The Nature Conservancy "Mount Hamilton Project" has acquired or put under conservation easement 100,000 acres (400 km2) of land towards its 500,000 acres (2,000 km2) goal for habitat conservation within a 1,200,000 acres (4,900 km2) area encompassing much of eastern Santa Clara County as well as portions of southern Alameda County, western Merced and Stanislaus Counties, and northern San Benito County. Acquisitions to date include the 1,756-acre Rancho Cañada de Pala, straddling the Alameda Creek and Coyote Creek watersheds for California tiger salamander habitat; a conservation easement on the 3,259-acre Blue Oak Ranch Reserve, which abuts the north side of Joseph D. Grant County Park; a conservation easement on the 28,359-acre San Felipe Ranch, connecting Joseph D. Grant County Park with Henry W. Coe State Park; the 2,899-acre South Valley Ranch which protects a tule elk herd in the San Antonio Valley, and other properties.
Sister counties 
To promote friendship and understanding and to build bridges with countries of origin for various ethnic populations in the county, the County of Santa Clara has created a Sister County Commission to coordinate the program. As of 2009, there are three sister counties:
See also 
- Santa Clara Valley
- List of attractions in Silicon Valley
- Committee for Green Foothills
- Old Almaden Winery
- Santa Clara County expressway system
- List of school districts in Santa Clara County, California
- National Register of Historic Places listings in Santa Clara County, California
- "Chronology". California Counties. California State Association of Counties. Retrieved 2012-05-14.
- "Automobiles: Good Roads". Sunset 32. 1914. p. 918.
- "Census 2000 U.S. Gazetteer Files: Counties". United States Census. Retrieved 2011-02-13.
- Verne Kopytoff (September 13, 2007). "Google founders pay NASA $1.3 million to land at Moffett Airfield". San Francisco Chronicle. Retrieved 2007-09-23.
- "Santa Clara County economy ranked best performing", San Jose Mercury News, January 17, 2013
- "2010 Census P.L. 94-171 Summary File Data". United States Census Bureau.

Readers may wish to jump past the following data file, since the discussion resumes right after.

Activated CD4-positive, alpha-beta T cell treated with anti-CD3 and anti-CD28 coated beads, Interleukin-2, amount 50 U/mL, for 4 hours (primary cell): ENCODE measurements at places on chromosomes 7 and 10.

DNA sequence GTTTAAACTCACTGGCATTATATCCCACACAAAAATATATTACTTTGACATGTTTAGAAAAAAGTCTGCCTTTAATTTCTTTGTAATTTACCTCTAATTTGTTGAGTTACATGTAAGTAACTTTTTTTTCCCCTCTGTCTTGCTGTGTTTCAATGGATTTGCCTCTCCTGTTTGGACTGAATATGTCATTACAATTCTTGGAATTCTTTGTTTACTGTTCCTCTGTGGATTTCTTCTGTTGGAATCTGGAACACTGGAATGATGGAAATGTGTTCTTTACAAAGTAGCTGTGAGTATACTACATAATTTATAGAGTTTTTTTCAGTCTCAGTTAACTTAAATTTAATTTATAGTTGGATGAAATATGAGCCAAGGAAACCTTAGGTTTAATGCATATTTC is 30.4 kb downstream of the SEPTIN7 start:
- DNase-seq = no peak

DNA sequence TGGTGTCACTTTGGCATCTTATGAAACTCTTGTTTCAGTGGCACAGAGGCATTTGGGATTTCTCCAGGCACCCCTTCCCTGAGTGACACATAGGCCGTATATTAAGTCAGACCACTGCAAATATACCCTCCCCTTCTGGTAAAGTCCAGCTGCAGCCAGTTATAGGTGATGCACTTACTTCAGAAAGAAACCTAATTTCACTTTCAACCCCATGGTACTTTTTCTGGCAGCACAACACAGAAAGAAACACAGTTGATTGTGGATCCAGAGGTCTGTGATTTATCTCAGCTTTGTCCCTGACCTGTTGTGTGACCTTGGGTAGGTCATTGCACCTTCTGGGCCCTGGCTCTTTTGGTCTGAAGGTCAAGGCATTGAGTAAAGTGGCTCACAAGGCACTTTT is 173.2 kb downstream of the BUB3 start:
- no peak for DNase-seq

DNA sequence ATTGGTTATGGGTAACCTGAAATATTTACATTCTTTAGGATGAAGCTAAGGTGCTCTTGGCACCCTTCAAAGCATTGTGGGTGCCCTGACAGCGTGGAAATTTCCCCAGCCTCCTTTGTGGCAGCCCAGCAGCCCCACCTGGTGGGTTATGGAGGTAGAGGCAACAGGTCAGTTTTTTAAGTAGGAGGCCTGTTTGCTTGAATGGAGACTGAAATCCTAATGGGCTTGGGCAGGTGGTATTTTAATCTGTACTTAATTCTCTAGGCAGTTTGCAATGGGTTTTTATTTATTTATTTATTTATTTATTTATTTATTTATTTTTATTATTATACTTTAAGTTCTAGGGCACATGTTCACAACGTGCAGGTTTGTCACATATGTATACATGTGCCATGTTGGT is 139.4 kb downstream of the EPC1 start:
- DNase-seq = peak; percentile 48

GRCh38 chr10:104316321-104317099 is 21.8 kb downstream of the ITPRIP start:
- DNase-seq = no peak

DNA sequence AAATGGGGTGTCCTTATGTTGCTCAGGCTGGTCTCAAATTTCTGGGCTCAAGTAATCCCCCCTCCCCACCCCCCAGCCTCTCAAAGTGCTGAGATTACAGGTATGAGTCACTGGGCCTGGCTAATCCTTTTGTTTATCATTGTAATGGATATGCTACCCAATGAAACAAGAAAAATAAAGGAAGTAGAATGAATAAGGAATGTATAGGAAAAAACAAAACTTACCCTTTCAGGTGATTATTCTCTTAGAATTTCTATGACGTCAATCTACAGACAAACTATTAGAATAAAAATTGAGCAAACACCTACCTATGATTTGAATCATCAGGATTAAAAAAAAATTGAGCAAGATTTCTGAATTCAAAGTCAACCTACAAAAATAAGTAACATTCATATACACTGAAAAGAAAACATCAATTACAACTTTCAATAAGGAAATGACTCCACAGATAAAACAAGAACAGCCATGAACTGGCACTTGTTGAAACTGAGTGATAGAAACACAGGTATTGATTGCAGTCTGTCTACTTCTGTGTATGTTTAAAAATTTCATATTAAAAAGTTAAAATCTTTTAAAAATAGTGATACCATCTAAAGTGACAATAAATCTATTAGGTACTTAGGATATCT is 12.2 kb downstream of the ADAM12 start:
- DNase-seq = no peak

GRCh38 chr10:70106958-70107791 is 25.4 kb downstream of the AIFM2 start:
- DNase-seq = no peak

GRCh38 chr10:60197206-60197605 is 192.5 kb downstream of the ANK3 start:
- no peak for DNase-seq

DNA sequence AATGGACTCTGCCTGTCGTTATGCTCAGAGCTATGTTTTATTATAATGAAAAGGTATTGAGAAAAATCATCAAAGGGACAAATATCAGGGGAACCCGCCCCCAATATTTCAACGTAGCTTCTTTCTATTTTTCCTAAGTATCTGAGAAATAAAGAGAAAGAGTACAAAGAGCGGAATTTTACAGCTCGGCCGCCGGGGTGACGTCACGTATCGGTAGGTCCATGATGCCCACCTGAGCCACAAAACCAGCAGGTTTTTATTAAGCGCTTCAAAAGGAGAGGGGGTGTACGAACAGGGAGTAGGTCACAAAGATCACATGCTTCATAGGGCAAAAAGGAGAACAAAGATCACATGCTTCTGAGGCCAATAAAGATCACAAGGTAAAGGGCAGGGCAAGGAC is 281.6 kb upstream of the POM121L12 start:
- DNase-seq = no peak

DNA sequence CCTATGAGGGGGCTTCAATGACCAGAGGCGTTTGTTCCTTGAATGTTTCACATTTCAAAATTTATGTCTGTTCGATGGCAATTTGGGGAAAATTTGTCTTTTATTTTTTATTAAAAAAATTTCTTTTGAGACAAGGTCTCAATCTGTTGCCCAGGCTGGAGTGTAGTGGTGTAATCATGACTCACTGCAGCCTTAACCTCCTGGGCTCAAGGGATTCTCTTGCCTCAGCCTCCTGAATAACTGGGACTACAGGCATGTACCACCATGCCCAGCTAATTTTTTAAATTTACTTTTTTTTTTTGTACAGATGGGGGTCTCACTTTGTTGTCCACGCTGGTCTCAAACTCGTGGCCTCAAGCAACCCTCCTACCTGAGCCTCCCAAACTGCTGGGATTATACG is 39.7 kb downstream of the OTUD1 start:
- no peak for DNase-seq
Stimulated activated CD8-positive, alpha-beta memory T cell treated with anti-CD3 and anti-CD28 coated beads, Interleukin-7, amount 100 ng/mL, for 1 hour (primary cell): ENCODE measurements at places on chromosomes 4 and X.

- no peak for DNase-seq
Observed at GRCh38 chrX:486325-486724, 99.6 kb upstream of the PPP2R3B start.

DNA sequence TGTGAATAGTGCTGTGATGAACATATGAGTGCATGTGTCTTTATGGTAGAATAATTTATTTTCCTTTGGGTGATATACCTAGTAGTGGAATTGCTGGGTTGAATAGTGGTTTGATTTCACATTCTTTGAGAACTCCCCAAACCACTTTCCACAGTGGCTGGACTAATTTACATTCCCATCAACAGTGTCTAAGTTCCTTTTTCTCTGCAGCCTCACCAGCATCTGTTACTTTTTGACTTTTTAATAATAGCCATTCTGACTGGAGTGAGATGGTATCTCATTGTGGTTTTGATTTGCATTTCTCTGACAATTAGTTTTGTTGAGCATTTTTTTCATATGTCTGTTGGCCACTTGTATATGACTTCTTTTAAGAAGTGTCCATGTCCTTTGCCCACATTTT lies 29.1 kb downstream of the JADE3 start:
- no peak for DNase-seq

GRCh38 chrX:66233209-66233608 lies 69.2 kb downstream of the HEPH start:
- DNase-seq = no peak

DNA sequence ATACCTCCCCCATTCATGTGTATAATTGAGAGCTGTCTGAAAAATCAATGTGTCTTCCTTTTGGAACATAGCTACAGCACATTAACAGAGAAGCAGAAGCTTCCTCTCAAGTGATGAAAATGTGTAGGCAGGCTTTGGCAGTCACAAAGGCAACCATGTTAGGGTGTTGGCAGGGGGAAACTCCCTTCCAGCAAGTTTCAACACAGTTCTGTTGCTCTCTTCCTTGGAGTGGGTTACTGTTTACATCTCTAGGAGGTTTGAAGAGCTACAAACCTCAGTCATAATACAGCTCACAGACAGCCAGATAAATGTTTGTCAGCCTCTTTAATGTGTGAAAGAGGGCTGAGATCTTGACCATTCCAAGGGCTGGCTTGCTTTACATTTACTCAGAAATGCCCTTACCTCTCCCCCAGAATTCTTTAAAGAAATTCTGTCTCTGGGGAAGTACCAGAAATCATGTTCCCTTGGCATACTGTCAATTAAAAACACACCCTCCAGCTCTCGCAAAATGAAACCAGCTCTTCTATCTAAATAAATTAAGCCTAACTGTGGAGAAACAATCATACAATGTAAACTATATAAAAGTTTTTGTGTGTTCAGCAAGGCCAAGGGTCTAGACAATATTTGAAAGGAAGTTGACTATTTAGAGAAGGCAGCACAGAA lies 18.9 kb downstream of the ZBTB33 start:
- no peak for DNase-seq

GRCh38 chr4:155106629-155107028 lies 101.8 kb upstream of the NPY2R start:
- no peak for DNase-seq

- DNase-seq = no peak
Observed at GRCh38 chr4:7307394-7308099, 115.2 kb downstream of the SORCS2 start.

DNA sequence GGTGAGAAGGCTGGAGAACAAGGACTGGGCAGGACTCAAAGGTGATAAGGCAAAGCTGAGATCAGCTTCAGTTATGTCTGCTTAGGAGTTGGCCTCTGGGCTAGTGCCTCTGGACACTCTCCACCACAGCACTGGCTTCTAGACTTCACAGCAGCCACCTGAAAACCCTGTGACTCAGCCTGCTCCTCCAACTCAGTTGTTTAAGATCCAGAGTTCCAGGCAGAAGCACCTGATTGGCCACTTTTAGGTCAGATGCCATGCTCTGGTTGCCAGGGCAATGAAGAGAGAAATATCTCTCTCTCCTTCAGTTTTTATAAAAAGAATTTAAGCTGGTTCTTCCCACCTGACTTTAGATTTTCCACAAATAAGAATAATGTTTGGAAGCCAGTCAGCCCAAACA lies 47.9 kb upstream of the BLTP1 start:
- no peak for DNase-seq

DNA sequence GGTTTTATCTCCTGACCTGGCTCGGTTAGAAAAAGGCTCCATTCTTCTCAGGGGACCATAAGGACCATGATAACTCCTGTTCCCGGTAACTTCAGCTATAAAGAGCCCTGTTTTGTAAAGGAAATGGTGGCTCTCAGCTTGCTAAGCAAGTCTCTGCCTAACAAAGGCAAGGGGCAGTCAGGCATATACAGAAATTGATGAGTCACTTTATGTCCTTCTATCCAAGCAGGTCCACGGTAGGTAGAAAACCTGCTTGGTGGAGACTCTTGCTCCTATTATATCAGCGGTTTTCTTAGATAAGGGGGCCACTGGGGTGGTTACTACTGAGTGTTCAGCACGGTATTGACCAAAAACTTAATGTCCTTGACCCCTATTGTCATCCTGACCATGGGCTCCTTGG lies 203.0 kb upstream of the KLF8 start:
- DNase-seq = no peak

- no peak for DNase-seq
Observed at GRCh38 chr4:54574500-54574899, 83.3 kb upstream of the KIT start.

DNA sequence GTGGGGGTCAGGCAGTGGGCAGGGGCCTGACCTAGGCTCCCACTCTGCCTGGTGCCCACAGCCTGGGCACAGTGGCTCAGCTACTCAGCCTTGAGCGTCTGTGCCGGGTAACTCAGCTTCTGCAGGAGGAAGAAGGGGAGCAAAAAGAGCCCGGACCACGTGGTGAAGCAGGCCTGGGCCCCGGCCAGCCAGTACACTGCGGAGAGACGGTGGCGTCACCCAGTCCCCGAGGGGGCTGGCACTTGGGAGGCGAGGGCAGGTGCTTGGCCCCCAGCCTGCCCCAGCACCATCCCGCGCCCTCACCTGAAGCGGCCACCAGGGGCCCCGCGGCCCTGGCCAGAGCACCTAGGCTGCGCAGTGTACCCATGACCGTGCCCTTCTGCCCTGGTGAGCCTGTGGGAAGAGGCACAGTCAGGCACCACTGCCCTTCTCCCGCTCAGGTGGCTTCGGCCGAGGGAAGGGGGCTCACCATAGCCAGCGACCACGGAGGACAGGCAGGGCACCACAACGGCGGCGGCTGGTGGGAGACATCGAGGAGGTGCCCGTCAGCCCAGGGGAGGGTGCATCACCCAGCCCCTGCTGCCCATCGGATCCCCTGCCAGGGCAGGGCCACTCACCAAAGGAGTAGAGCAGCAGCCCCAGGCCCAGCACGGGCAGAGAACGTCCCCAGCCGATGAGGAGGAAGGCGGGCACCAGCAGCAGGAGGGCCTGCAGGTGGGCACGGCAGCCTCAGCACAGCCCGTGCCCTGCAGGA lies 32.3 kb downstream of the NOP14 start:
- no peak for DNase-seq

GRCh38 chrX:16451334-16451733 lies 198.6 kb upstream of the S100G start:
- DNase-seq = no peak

- http://www.bayareacensus.ca.gov "Demographic Profile Bay Area Census".
- "American FactFinder". United States Census Bureau. Retrieved 2008-01-31.
- "Contact Us." Santa Clara County Library. Retrieved on March 27, 2010.
- "California's 19th Congressional District - Representatives & District Map". Civic Impulse, LLC. Retrieved March 12, 2013.
- "Herrera Joined by Los Angeles, Santa Clara Counterparts in Suing to Invalidate Prop 8". Office of the City Attorney of San Francisco. 2008-11-05. Retrieved 2008-12-20.
- CA Secretary of State – Report of Registration – October 22, 2012
- "Restoration of tule elk - California success story". Billings Gazette. 2006-12-06. Retrieved 2013-01-27.
- Julie Phillips, Ryan Phillips, Neela Srinivasan, Deborah Aso, Wendy Lao, and Pat Cornely (2012). Safe Passage for the Coyote Valley - A Wildlife Linkage for the Highway 101 Corridor (Report). De Anza College. http://www.deanza.edu/es/wildlifecorrproj/Safe%20Passagelowres.pdf. Retrieved 2013-01-27.
- "California: Mount Hamilton". The Nature Conservancy. Retrieved 2013-01-27.
- Draft Environmental Impact Report and Environmental Impact Statement for the Santa Clara Valley Habitat Plan (Report). County of Santa Clara, City of San José, City of Morgan Hill, City of Gilroy, Santa Clara Valley Water District, Santa Clara Valley Transportation Authority. 2010-12. http://www.scv-habitatplan.org/www/Portals/_default/images/default/Public%20Draft/EIR%20EIS/SCV-HCP_EIR-EIS_Draft_Dec2010.pdf. Retrieved 2013-01-27.
- "Sister County Commissions (PRG)". The County of Santa Clara. Retrieved 2010-01-07.
- Santa Clara Valley Water District - Drinking Water
- Santa Clara County official website
- Santa Clara County governmental committee agendas
- Santa Clara County Planning Office
- List of special districts in Santa Clara County (LAFCo)
- Santa Clara County Library
- Santa Clara County: California's Historic Silicon Valley, a National Park Service Discover Our Shared Heritage Travel Itinerary